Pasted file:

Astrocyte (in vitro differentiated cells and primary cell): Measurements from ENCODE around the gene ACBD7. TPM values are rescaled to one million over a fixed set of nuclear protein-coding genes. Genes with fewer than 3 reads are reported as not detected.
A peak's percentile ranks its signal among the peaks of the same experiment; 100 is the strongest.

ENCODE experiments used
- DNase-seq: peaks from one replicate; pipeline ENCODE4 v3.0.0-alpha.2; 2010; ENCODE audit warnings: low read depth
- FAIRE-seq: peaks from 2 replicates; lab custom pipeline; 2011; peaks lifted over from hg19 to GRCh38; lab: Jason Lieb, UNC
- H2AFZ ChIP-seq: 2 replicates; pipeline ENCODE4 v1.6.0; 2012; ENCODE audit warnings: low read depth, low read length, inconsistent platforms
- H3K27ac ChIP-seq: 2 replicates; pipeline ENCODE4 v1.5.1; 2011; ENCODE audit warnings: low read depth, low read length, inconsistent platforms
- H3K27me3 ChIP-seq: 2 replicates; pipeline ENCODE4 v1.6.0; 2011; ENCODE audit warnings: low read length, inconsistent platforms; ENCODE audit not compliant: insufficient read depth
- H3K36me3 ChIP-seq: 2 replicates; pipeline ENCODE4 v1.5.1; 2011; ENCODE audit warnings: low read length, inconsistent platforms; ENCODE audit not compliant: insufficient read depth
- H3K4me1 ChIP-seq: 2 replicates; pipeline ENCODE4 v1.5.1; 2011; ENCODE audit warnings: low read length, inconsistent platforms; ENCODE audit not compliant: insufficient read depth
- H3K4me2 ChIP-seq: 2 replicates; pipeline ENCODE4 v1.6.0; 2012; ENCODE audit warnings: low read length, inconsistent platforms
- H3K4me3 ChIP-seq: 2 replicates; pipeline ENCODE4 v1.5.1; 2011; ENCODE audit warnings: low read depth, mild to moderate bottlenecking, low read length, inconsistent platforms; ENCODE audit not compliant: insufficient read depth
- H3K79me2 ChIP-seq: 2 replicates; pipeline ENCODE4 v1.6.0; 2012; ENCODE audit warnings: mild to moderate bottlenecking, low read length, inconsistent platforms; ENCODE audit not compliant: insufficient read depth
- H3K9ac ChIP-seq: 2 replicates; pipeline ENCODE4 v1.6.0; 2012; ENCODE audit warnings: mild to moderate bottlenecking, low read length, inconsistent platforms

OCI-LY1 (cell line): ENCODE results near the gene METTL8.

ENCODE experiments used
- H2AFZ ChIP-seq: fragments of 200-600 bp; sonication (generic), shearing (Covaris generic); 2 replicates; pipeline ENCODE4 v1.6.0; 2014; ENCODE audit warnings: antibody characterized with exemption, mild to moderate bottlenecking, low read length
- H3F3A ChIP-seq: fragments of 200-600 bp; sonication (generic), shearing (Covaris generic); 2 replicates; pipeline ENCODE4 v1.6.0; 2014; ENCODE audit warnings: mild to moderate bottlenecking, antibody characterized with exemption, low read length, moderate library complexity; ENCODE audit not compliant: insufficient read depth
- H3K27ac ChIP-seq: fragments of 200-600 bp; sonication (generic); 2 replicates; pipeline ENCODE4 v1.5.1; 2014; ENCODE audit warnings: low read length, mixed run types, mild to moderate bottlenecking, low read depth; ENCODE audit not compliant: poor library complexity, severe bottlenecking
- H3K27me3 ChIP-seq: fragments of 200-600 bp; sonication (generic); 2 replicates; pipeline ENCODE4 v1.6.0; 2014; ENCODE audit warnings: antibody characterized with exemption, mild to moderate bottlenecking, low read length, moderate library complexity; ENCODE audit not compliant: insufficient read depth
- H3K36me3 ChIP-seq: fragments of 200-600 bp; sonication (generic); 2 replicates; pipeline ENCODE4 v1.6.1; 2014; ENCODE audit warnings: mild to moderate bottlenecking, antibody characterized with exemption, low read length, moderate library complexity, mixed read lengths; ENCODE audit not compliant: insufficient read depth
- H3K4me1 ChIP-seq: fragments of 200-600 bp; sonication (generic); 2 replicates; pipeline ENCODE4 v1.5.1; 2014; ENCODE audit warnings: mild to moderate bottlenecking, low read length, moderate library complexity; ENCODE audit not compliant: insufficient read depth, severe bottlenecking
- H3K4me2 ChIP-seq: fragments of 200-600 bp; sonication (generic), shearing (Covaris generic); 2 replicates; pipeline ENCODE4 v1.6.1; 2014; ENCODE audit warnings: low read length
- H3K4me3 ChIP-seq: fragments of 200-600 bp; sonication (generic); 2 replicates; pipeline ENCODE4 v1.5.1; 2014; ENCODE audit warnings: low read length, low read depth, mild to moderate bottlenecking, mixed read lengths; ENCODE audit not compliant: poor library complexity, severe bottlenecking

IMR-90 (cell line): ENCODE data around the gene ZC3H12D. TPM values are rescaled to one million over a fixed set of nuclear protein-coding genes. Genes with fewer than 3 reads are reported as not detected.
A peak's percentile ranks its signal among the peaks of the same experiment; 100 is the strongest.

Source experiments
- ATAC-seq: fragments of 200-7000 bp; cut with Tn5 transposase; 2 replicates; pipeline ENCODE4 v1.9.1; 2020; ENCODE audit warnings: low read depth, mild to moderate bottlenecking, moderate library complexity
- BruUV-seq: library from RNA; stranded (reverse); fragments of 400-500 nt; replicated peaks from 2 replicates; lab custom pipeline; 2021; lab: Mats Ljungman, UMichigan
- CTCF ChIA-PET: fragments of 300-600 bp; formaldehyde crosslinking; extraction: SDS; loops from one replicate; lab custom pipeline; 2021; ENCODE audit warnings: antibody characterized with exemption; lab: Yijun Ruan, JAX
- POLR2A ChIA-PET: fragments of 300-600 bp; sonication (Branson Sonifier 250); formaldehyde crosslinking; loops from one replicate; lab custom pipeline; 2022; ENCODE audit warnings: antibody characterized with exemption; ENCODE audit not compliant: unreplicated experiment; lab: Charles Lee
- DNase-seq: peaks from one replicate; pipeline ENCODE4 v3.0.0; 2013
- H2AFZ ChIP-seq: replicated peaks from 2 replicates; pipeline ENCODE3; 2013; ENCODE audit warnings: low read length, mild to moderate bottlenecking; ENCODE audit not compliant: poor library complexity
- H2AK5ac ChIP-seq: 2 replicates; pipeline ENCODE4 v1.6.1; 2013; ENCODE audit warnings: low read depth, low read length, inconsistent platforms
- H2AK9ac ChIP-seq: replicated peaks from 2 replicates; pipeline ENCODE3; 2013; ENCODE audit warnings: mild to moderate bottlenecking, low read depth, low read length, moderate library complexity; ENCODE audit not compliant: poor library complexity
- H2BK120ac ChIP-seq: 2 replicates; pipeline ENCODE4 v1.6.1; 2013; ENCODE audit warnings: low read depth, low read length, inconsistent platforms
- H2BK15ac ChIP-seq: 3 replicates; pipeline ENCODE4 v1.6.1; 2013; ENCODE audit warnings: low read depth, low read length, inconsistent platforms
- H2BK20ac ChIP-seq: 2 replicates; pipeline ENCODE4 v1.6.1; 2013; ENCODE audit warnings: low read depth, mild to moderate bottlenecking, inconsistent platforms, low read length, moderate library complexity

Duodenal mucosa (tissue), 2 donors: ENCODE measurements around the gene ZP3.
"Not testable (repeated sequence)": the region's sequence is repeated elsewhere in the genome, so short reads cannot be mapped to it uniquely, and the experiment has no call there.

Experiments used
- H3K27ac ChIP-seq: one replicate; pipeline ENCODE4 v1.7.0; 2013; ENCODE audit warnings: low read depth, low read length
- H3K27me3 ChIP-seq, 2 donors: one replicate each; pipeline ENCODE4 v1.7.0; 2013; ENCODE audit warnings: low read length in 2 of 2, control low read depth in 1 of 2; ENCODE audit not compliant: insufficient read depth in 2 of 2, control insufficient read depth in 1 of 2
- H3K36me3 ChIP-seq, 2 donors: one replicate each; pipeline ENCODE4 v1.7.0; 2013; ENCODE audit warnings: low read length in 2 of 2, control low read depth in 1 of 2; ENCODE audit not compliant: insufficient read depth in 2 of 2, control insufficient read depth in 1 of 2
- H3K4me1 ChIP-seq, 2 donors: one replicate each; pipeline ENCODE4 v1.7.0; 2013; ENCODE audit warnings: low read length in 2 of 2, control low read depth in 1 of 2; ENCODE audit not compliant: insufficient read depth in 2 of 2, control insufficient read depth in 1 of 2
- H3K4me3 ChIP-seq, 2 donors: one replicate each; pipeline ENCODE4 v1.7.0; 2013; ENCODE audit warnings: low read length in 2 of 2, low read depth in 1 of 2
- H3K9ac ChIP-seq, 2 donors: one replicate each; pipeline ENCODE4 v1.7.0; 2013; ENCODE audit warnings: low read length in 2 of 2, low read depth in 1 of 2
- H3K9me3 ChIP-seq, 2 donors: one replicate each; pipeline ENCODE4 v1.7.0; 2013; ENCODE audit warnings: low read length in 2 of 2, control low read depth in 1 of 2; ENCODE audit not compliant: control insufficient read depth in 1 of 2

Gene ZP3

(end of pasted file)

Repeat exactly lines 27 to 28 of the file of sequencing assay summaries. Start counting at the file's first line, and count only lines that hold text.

Source experiments
- ATAC-seq: fragments of 200-7000 bp; cut with Tn5 transposase; 2 replicates; pipeline ENCODE4 v1.9.1; 2020; ENCODE audit warnings: low read depth, mild to moderate bottlenecking, moderate library complexity